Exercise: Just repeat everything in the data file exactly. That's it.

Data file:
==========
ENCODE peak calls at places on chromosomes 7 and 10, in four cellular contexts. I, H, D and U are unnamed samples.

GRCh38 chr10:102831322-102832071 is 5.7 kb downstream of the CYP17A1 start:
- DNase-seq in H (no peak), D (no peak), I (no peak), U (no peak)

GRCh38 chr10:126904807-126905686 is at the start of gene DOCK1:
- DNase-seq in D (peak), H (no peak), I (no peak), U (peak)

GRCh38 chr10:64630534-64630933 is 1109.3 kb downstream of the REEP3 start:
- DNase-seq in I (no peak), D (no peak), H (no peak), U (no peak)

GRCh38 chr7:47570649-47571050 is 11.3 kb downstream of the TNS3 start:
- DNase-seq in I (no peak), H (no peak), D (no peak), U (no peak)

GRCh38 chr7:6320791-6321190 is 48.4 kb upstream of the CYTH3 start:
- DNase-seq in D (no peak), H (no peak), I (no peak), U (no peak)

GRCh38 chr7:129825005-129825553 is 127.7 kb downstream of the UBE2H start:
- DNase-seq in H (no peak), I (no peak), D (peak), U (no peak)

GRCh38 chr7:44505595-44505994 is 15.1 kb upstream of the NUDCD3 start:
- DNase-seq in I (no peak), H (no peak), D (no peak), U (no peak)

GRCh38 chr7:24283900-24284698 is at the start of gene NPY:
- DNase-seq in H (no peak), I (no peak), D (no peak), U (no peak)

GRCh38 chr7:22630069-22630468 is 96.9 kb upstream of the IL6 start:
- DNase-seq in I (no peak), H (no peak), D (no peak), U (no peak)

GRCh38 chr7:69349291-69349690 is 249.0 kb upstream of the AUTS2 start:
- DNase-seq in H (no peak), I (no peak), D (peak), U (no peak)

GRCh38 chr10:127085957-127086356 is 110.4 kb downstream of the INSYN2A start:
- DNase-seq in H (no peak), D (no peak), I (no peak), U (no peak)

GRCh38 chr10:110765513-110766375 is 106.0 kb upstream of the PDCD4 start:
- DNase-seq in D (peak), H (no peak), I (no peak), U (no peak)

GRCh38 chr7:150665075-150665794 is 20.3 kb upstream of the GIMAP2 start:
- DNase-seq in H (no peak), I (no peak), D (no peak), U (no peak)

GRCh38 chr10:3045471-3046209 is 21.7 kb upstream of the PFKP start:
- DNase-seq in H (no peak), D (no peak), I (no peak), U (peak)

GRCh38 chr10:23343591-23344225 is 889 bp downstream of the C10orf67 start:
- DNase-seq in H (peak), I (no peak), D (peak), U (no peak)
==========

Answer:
ENCODE peak calls at places on chromosomes 7 and 10, in four cellular contexts. I, H, D and U are unnamed samples.

GRCh38 chr10:102831322-102832071 is 5.7 kb downstream of the CYP17A1 start:
- DNase-seq in H (no peak), D (no peak), I (no peak), U (no peak)

GRCh38 chr10:126904807-126905686 is at the start of gene DOCK1:
- DNase-seq in D (peak), H (no peak), I (no peak), U (peak)

GRCh38 chr10:64630534-64630933 is 1109.3 kb downstream of the REEP3 start:
- DNase-seq in I (no peak), D (no peak), H (no peak), U (no peak)

GRCh38 chr7:47570649-47571050 is 11.3 kb downstream of the TNS3 start:
- DNase-seq in I (no peak), H (no peak), D (no peak), U (no peak)

GRCh38 chr7:6320791-6321190 is 48.4 kb upstream of the CYTH3 start:
- DNase-seq in D (no peak), H (no peak), I (no peak), U (no peak)

GRCh38 chr7:129825005-129825553 is 127.7 kb downstream of the UBE2H start:
- DNase-seq in H (no peak), I (no peak), D (peak), U (no peak)

GRCh38 chr7:44505595-44505994 is 15.1 kb upstream of the NUDCD3 start:
- DNase-seq in I (no peak), H (no peak), D (no peak), U (no peak)

GRCh38 chr7:24283900-24284698 is at the start of gene NPY:
- DNase-seq in H (no peak), I (no peak), D (no peak), U (no peak)

GRCh38 chr7:22630069-22630468 is 96.9 kb upstream of the IL6 start:
- DNase-seq in I (no peak), H (no peak), D (no peak), U (no peak)

GRCh38 chr7:69349291-69349690 is 249.0 kb upstream of the AUTS2 start:
- DNase-seq in H (no peak), I (no peak), D (peak), U (no peak)

GRCh38 chr10:127085957-127086356 is 110.4 kb downstream of the INSYN2A start:
- DNase-seq in H (no peak), D (no peak), I (no peak), U (no peak)

GRCh38 chr10:110765513-110766375 is 106.0 kb upstream of the PDCD4 start:
- DNase-seq in D (peak), H (no peak), I (no peak), U (no peak)

GRCh38 chr7:150665075-150665794 is 20.3 kb upstream of the GIMAP2 start:
- DNase-seq in H (no peak), I (no peak), D (no peak), U (no peak)

GRCh38 chr10:3045471-3046209 is 21.7 kb upstream of the PFKP start:
- DNase-seq in H (no peak), D (no peak), I (no peak), U (peak)

GRCh38 chr10:23343591-23344225 is 889 bp downstream of the C10orf67 start:
- DNase-seq in H (peak), I (no peak), D (peak), U (no peak)